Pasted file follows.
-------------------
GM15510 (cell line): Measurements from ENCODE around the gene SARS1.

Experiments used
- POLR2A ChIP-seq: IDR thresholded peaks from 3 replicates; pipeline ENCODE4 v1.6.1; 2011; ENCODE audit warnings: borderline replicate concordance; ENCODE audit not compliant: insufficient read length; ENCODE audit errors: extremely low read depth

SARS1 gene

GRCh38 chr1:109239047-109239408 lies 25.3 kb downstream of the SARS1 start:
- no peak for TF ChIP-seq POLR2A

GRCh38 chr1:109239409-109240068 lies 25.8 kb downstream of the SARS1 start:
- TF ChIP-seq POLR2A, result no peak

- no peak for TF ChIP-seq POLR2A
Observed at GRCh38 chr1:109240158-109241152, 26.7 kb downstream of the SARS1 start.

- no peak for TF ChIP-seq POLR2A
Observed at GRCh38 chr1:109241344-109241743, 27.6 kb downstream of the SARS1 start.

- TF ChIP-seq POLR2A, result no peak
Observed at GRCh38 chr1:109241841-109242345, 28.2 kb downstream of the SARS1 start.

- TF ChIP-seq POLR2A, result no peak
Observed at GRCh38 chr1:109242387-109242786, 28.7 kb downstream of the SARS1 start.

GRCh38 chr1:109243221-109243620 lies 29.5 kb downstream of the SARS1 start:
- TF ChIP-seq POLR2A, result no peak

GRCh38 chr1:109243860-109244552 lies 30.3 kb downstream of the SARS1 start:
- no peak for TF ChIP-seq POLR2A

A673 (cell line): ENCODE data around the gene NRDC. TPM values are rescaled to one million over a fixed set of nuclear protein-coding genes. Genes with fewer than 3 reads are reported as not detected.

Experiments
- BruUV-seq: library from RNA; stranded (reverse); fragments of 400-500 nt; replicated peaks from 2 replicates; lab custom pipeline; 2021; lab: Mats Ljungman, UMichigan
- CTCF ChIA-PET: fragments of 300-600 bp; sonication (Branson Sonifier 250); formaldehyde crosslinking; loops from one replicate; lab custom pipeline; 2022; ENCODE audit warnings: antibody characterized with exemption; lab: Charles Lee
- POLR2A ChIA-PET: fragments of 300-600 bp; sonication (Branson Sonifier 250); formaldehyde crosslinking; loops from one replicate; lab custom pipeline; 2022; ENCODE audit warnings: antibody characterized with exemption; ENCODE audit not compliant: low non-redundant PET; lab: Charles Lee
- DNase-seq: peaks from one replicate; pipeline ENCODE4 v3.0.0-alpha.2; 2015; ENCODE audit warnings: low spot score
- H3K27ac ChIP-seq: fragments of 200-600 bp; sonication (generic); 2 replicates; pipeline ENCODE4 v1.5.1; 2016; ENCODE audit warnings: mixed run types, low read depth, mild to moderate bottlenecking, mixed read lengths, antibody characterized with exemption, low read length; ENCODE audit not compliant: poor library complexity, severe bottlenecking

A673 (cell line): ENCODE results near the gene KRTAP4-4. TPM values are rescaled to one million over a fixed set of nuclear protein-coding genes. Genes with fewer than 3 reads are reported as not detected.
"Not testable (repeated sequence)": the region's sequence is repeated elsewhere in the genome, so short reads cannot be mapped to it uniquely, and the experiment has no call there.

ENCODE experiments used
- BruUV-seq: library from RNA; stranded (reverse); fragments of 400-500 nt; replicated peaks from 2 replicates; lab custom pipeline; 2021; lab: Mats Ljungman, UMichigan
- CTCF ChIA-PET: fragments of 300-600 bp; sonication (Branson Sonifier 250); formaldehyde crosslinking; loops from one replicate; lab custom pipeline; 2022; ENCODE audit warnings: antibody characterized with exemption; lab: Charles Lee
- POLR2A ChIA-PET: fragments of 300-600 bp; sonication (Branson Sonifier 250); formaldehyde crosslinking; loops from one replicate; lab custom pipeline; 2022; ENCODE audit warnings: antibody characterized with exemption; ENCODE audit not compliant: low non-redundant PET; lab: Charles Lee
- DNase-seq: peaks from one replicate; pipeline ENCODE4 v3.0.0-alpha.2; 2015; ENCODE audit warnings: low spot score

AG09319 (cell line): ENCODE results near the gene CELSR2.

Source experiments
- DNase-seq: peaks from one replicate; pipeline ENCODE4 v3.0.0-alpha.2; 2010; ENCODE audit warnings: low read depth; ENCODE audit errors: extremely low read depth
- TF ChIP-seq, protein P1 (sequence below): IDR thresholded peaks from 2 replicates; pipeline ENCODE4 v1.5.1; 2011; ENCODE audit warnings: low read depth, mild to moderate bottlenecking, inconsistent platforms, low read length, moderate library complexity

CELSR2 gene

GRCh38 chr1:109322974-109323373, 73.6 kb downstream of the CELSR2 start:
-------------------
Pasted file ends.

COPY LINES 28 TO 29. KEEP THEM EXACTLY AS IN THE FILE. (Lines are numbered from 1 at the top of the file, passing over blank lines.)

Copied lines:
A673 (cell line): ENCODE results near the gene KRTAP4-4. TPM values are rescaled to one million over a fixed set of nuclear protein-coding genes. Genes with fewer than 3 reads are reported as not detected.
"Not testable (repeated sequence)": the region's sequence is repeated elsewhere in the genome, so short reads cannot be mapped to it uniquely, and the experiment has no call there.